Department of Biology

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Henrik Balslev

Ethnobotany and Ecosystem Services in a Tidal Forest in Thailand

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  • Prateep Panyadee, the Botanical Garden Organization
  • ,
  • Janjira Meunrew, the Botanical Garden Organization
  • ,
  • Henrik Balslev
  • Angkhana Inta, Chiang Mai University

Ecosystem services from ecosystems have been providing different kinds of goods to people living in and around them. Here, the ecosystem services of the tidal forest in Thailand were investigated using the ethnobotanical research method. A total of 101 informants living around a tidal forest in Rayong Province, Thailand was interviewed using the free-listing technique. Totally, 48 species and 992 uses were recorded. Among these, the highest use value species included Cratoxylum cochinchinense, Garcinia cowa, Melientha suavis, and Nelumbo nucifera. Half of the informants received income from selling plant products which varied from 75 to 4000 USD annually without a significant difference between male and female informants. We found a significant correlation between economic value and the number of use-reports. Most economic species are food plants except one which was weaving material. Gender equality is supported by the ecosystem services since the difference in knowledge and generated income were not observed. Significantly, our results support that economic value is one of the most important factors to promote the recognition of traditional uses of local plants or on the other hand, the service from the ecosystem. Therefore, to conserve the existence of traditional knowledge, efforts from various stakeholders, e.g., the communities and the local and central governments, are required.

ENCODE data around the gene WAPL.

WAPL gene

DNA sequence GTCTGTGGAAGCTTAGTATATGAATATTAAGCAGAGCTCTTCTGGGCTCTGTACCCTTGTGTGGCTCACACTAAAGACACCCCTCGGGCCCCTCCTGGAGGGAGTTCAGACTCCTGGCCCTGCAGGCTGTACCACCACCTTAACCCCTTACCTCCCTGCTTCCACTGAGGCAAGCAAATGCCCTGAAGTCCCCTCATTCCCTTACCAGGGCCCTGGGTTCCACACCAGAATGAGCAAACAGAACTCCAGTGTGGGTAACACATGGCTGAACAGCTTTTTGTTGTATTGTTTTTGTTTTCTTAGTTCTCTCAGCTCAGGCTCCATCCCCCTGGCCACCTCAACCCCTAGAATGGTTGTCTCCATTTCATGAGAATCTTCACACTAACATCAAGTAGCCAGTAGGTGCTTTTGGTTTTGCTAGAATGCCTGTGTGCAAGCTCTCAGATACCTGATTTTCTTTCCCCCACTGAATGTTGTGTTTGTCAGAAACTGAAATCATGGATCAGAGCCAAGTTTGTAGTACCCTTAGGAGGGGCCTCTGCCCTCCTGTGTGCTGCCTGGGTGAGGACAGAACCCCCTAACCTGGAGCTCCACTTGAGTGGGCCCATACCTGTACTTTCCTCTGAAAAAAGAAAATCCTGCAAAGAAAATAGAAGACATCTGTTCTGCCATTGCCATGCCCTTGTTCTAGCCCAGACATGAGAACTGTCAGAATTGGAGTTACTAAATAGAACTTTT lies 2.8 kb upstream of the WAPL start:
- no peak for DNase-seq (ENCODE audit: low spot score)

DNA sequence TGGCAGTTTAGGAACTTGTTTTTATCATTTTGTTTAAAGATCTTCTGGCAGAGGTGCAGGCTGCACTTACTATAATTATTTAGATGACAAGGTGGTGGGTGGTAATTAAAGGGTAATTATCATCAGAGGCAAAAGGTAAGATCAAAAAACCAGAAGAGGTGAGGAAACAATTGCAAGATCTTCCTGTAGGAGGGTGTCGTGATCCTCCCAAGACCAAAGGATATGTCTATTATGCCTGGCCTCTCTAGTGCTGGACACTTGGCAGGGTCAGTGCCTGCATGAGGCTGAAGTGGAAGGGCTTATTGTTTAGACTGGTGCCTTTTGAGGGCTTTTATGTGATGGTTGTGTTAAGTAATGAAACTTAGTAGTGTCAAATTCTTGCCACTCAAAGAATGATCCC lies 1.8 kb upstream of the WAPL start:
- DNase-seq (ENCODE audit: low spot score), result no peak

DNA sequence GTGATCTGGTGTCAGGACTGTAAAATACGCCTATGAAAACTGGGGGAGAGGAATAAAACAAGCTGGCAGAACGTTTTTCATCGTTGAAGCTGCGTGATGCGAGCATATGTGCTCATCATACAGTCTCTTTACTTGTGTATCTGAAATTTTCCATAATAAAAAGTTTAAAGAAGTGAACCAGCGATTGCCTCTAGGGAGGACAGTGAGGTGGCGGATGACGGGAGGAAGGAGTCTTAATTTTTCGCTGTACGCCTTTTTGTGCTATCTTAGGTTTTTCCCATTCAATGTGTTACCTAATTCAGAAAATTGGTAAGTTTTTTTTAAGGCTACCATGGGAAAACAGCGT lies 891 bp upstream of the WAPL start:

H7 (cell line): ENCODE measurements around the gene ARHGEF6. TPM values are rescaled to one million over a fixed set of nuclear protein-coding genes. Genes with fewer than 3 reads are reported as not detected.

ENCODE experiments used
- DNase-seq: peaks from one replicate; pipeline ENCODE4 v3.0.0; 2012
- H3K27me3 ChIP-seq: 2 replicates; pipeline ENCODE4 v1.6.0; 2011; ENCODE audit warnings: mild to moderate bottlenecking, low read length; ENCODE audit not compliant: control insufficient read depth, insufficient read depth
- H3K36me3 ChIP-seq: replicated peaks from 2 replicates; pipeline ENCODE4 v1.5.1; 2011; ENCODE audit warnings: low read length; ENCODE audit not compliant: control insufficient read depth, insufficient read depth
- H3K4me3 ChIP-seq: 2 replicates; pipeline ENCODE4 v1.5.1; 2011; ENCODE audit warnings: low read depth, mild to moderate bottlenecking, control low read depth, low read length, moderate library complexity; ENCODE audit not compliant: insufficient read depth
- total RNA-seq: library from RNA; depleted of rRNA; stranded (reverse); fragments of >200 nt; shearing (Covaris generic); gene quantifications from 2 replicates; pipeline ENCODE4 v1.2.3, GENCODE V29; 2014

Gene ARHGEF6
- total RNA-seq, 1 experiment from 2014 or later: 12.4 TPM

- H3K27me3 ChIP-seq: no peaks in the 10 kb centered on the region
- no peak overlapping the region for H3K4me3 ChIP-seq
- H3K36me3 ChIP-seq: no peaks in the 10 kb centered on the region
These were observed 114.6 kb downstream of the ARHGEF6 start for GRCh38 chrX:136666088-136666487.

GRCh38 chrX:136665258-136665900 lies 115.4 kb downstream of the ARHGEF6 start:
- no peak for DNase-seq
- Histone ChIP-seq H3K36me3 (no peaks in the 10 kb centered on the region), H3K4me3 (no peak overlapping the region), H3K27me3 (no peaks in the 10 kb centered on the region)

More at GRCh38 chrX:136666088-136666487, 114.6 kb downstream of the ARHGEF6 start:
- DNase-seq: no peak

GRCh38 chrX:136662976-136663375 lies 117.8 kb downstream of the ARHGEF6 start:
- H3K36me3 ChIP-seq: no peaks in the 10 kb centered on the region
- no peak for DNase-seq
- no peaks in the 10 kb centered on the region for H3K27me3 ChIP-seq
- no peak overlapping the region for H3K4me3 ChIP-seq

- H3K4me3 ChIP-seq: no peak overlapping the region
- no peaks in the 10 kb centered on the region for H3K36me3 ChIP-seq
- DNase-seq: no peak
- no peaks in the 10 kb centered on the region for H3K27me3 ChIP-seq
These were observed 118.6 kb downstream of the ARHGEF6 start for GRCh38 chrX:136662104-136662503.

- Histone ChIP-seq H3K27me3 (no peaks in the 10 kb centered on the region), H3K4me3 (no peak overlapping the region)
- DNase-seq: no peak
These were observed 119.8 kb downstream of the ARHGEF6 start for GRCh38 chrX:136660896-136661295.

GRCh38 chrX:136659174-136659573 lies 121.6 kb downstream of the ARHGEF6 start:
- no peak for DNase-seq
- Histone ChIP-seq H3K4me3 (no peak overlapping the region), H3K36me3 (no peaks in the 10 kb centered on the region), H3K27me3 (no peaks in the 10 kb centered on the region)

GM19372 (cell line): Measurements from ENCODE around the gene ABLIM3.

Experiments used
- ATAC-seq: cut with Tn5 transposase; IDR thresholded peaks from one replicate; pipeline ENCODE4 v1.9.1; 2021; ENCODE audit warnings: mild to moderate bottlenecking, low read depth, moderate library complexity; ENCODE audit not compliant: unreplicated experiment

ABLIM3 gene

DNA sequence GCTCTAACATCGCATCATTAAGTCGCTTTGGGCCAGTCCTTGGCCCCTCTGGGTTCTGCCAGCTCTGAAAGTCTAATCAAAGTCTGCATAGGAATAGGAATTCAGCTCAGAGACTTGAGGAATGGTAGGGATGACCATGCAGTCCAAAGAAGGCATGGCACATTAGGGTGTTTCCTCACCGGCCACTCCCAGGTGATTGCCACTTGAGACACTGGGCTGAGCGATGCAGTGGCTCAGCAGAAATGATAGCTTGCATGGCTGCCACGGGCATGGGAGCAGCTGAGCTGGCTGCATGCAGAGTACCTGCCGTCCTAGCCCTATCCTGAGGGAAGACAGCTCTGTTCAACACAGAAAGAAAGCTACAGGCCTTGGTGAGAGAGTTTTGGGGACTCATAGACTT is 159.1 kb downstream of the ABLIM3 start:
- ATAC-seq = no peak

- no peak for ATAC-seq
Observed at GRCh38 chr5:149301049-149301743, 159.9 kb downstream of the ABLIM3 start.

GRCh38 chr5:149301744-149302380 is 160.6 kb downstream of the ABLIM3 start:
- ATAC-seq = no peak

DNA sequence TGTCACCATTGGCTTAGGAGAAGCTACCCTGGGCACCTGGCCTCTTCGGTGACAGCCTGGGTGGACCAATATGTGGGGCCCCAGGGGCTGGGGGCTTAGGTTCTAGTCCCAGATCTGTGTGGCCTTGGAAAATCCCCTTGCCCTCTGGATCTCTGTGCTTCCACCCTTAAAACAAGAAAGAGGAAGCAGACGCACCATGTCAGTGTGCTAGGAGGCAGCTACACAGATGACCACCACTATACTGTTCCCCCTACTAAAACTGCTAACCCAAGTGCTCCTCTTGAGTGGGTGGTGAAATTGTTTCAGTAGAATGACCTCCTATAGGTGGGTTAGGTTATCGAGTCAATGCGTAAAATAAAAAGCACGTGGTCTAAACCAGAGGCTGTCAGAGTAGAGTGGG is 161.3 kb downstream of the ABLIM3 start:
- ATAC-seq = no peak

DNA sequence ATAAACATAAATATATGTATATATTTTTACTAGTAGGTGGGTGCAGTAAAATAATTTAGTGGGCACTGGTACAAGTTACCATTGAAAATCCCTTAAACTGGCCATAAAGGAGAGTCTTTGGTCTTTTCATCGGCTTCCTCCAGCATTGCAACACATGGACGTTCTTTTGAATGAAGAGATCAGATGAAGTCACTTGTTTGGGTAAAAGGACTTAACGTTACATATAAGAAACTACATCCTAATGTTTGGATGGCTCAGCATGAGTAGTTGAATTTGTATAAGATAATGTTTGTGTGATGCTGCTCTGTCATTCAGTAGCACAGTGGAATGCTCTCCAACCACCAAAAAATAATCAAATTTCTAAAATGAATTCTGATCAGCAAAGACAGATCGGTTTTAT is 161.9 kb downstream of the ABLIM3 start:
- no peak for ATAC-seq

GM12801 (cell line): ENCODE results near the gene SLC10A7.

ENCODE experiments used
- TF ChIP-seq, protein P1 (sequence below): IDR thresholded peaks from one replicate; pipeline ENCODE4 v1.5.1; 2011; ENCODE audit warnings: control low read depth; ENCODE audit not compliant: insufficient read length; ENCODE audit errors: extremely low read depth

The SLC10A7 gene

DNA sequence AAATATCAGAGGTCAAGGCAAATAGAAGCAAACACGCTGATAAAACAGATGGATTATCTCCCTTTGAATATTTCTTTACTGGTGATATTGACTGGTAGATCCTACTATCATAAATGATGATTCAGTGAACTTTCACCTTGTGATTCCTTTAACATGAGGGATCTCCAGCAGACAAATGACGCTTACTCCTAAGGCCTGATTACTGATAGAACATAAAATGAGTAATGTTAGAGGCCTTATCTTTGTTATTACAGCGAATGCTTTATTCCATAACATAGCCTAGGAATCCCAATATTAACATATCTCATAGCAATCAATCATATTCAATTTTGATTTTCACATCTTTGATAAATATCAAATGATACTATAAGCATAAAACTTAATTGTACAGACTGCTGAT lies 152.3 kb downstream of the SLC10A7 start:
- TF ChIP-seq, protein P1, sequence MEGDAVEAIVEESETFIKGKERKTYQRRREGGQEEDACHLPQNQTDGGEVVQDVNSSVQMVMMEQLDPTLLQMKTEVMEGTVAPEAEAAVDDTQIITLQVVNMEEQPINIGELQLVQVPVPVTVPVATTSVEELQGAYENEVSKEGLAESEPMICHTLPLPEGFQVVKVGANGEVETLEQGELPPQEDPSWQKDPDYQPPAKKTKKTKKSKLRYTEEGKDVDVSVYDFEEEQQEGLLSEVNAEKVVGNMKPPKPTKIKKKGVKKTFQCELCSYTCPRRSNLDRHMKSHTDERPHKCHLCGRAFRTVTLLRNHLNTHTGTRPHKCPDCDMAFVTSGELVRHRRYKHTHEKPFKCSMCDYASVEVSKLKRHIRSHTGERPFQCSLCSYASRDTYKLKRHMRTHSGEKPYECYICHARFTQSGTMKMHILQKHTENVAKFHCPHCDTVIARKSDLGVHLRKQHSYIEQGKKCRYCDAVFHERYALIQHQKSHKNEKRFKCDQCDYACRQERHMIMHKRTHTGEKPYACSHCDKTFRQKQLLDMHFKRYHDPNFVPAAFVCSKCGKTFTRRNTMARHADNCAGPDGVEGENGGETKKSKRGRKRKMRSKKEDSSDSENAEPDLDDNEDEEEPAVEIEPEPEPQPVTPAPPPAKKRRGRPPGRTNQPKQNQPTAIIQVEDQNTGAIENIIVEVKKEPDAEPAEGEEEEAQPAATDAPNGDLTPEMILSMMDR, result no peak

Original languageEnglish
Article number6322
Publication statusPublished - May 2022

    Research areas

  • beach forest, micro-economic, non-timber product, provision services, tidal forest

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